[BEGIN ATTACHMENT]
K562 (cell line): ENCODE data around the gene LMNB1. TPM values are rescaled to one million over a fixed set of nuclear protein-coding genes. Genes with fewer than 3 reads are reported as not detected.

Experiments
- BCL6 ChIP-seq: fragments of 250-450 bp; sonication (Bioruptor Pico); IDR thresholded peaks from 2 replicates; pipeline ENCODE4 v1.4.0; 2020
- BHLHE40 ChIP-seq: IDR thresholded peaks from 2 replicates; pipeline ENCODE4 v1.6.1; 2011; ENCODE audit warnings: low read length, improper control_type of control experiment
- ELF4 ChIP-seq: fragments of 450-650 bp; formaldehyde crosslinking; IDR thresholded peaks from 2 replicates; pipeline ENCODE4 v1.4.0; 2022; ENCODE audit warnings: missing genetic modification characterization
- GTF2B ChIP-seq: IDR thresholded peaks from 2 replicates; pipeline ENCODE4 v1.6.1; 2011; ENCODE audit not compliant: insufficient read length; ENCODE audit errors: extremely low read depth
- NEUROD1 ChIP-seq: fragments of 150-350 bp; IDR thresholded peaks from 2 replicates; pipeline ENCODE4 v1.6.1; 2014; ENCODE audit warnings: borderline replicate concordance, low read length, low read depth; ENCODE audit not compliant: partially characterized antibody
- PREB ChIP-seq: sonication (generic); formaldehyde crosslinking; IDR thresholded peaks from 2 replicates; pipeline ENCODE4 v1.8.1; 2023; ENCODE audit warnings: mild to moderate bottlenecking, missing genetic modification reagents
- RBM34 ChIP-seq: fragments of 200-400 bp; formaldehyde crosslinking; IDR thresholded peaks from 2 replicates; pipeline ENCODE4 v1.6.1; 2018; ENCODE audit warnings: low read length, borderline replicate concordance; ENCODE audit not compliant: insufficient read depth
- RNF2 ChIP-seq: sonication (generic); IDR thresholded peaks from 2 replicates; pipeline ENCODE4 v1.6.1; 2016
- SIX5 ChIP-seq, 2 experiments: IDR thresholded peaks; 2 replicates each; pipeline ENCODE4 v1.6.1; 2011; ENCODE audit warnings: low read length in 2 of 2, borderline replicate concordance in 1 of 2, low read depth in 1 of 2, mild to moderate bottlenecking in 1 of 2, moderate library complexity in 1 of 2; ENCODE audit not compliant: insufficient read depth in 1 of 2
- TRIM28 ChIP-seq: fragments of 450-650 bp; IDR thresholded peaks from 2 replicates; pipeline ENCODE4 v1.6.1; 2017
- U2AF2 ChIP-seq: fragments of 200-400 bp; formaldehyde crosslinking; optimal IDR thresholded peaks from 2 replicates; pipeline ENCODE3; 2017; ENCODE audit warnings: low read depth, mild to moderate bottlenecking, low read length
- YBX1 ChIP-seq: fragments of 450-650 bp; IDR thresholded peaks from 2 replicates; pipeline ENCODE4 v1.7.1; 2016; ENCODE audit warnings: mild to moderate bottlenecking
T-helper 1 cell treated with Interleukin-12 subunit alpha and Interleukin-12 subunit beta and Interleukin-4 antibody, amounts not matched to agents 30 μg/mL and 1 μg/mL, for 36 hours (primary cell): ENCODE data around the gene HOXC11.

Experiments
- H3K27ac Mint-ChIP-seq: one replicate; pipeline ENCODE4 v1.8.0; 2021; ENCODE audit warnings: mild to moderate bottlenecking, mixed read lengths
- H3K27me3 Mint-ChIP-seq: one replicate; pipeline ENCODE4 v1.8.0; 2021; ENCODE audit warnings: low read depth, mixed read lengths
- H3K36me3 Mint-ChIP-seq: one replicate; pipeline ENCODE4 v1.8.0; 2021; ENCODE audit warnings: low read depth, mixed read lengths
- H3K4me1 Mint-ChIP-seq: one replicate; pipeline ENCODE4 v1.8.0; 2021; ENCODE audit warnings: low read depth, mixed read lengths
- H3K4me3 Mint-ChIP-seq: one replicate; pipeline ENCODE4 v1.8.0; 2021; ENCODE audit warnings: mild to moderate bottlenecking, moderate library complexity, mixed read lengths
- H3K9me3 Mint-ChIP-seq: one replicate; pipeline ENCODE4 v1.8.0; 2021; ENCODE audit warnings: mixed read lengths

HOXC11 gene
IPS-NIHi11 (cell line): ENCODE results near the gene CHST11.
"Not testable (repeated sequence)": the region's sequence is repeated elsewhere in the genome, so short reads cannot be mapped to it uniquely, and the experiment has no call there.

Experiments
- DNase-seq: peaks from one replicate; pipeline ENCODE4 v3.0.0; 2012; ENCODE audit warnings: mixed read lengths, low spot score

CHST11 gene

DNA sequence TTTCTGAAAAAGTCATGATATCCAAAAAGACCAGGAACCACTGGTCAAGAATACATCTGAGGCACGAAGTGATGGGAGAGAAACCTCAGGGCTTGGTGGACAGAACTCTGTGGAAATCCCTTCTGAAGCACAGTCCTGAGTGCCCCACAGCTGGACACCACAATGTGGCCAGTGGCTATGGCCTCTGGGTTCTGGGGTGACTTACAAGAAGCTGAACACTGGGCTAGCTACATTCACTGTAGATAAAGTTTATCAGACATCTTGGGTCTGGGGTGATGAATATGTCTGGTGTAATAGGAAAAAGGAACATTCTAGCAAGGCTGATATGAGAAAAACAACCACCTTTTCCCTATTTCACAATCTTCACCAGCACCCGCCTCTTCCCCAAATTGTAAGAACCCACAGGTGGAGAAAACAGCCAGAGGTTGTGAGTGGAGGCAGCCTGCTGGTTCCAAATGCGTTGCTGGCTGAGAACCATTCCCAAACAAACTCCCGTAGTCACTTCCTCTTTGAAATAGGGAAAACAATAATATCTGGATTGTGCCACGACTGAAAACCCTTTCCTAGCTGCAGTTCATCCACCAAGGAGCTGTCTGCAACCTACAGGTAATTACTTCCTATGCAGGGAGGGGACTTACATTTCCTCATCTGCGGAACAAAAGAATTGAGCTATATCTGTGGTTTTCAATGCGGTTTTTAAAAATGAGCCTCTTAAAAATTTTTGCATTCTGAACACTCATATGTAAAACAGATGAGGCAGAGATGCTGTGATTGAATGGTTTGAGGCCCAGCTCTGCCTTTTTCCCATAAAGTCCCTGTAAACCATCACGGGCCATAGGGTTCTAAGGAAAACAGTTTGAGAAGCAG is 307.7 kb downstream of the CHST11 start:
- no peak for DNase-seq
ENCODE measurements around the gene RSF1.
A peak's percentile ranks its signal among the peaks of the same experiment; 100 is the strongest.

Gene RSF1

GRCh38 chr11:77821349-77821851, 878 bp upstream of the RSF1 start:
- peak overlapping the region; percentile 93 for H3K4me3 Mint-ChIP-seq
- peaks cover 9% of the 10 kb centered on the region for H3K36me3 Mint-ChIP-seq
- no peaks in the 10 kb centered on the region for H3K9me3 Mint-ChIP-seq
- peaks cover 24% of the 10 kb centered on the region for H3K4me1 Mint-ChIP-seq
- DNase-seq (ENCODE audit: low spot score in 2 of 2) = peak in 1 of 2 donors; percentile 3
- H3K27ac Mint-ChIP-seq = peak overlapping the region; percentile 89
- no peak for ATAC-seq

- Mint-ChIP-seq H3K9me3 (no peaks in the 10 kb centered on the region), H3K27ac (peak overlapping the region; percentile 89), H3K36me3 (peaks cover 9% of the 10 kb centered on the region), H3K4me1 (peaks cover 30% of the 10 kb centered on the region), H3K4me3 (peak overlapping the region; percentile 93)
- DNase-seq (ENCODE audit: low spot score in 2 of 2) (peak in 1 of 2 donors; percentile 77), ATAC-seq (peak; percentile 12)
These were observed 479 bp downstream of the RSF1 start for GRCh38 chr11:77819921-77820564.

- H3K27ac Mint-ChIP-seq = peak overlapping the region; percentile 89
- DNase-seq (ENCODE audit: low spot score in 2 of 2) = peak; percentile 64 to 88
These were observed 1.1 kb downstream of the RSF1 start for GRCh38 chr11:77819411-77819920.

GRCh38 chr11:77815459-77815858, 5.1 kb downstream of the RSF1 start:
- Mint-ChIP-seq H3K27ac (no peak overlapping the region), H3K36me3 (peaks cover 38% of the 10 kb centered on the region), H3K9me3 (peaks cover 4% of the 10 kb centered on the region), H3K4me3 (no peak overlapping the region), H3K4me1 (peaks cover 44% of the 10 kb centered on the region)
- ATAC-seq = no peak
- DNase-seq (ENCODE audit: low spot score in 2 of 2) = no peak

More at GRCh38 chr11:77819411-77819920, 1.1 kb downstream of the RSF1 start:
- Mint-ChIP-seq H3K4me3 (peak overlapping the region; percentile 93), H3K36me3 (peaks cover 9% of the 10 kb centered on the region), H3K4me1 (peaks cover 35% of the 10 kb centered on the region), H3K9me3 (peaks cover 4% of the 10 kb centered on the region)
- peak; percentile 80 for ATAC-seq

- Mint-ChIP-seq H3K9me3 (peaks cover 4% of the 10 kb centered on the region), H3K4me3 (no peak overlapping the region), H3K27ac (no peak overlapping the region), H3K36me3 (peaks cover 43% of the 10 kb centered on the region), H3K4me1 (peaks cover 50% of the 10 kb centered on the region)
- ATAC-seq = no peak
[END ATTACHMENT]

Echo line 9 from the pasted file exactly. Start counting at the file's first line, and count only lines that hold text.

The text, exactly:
- RBM34 ChIP-seq: fragments of 200-400 bp; formaldehyde crosslinking; IDR thresholded peaks from 2 replicates; pipeline ENCODE4 v1.6.1; 2018; ENCODE audit warnings: low read length, borderline replicate concordance; ENCODE audit not compliant: insufficient read depth